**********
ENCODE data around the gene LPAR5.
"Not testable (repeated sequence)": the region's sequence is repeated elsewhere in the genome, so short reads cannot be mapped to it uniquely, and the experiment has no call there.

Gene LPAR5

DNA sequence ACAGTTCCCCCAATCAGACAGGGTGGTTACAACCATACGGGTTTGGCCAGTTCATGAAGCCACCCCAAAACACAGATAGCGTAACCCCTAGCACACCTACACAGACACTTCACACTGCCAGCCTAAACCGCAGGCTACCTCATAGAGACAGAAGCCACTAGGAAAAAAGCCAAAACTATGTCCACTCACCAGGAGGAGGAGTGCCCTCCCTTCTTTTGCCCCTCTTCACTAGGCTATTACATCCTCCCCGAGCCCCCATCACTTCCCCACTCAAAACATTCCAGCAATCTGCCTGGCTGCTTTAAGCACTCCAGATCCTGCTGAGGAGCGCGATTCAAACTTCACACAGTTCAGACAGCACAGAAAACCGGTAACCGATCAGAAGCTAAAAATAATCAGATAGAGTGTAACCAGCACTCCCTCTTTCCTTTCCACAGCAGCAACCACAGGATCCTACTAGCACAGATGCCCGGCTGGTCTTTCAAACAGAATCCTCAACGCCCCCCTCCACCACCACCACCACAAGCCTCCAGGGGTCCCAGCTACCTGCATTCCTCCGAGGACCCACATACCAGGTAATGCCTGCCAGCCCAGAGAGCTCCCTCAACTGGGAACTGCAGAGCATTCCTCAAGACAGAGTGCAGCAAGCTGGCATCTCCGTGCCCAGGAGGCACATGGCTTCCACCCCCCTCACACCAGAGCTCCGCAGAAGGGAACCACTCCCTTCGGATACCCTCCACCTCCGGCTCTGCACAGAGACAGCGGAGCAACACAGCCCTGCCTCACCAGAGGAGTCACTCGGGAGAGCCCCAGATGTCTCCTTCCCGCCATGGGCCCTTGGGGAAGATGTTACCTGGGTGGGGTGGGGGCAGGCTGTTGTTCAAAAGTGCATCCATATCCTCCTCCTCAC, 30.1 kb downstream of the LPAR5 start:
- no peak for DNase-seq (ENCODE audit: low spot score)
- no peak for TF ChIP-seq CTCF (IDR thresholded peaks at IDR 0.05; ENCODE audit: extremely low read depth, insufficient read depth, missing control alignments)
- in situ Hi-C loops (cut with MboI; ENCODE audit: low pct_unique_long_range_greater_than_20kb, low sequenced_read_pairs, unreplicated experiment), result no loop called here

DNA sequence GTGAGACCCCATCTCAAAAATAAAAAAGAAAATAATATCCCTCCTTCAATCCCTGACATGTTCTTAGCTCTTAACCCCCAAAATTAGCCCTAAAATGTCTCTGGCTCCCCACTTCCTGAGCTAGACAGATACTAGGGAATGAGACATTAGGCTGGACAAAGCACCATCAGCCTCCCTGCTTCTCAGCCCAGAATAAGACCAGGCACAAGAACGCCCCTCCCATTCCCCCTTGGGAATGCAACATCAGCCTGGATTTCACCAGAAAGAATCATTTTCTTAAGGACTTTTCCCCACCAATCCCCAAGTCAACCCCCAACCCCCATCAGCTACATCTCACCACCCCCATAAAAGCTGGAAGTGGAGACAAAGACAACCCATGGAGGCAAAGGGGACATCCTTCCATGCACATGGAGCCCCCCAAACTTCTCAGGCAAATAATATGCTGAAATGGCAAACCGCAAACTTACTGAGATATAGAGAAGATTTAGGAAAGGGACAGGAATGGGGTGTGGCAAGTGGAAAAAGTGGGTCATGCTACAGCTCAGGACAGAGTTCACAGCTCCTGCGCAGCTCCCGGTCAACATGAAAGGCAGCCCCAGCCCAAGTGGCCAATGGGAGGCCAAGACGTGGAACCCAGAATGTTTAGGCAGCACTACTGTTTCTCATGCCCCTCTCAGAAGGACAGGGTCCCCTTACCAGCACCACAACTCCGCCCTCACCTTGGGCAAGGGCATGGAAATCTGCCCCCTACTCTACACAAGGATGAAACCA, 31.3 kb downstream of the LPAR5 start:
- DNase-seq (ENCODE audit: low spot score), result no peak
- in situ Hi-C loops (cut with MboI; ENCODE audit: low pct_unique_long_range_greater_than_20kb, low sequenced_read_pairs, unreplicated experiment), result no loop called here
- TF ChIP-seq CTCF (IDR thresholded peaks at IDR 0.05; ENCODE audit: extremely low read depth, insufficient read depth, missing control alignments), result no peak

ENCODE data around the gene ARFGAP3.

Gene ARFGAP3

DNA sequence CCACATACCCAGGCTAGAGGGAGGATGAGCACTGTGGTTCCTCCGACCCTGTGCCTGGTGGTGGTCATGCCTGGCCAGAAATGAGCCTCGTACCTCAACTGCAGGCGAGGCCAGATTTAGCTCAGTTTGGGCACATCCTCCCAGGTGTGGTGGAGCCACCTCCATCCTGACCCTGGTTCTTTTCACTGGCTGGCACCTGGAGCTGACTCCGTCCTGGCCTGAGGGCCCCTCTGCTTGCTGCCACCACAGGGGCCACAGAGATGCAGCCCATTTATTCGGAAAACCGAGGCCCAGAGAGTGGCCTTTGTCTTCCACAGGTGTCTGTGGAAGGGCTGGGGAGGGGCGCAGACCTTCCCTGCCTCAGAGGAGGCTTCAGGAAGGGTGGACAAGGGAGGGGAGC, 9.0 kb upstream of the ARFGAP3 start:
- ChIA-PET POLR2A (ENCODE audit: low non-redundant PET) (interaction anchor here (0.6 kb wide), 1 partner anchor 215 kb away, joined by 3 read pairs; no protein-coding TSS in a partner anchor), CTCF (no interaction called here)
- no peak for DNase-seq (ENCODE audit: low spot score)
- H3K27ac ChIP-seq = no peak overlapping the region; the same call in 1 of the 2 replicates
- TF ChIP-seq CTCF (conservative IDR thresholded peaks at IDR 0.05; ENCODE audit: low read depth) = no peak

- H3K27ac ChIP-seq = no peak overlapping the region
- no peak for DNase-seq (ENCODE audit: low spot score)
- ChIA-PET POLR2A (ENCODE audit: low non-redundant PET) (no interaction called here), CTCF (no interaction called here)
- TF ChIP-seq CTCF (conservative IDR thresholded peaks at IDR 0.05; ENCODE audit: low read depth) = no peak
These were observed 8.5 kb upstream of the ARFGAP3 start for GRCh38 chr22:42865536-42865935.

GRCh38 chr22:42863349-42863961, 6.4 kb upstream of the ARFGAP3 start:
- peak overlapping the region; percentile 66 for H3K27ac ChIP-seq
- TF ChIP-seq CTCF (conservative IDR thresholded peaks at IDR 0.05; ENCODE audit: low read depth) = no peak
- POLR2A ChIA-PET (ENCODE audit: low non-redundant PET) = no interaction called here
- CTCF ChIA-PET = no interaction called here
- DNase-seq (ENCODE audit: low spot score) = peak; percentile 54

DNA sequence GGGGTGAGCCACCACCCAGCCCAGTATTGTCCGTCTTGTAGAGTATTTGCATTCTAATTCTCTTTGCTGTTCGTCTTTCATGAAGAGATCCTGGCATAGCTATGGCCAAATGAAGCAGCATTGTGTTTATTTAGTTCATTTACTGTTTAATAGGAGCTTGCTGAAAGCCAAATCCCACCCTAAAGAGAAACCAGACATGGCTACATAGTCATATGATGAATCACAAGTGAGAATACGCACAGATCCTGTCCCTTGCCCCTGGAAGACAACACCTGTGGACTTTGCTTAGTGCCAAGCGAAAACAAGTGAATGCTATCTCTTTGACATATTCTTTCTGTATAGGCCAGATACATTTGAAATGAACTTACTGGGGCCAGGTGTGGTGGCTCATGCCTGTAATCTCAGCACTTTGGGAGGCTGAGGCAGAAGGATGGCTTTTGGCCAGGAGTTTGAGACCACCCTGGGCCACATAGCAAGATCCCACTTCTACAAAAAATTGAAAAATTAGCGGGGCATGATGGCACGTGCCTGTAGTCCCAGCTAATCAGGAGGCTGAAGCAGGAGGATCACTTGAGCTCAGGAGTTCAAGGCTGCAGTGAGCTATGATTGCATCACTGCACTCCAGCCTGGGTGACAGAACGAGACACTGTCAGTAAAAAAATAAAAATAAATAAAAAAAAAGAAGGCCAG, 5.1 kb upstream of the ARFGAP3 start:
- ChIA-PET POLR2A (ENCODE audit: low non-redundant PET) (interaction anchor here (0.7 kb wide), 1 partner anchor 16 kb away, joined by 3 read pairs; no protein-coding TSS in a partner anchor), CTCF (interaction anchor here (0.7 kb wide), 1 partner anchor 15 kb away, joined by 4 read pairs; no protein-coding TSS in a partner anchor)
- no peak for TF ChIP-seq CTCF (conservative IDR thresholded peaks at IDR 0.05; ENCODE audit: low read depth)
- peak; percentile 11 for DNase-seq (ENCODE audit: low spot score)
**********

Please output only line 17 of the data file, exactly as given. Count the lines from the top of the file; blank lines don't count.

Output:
- H3K27ac ChIP-seq = no peak overlapping the region; the same call in 1 of the 2 replicates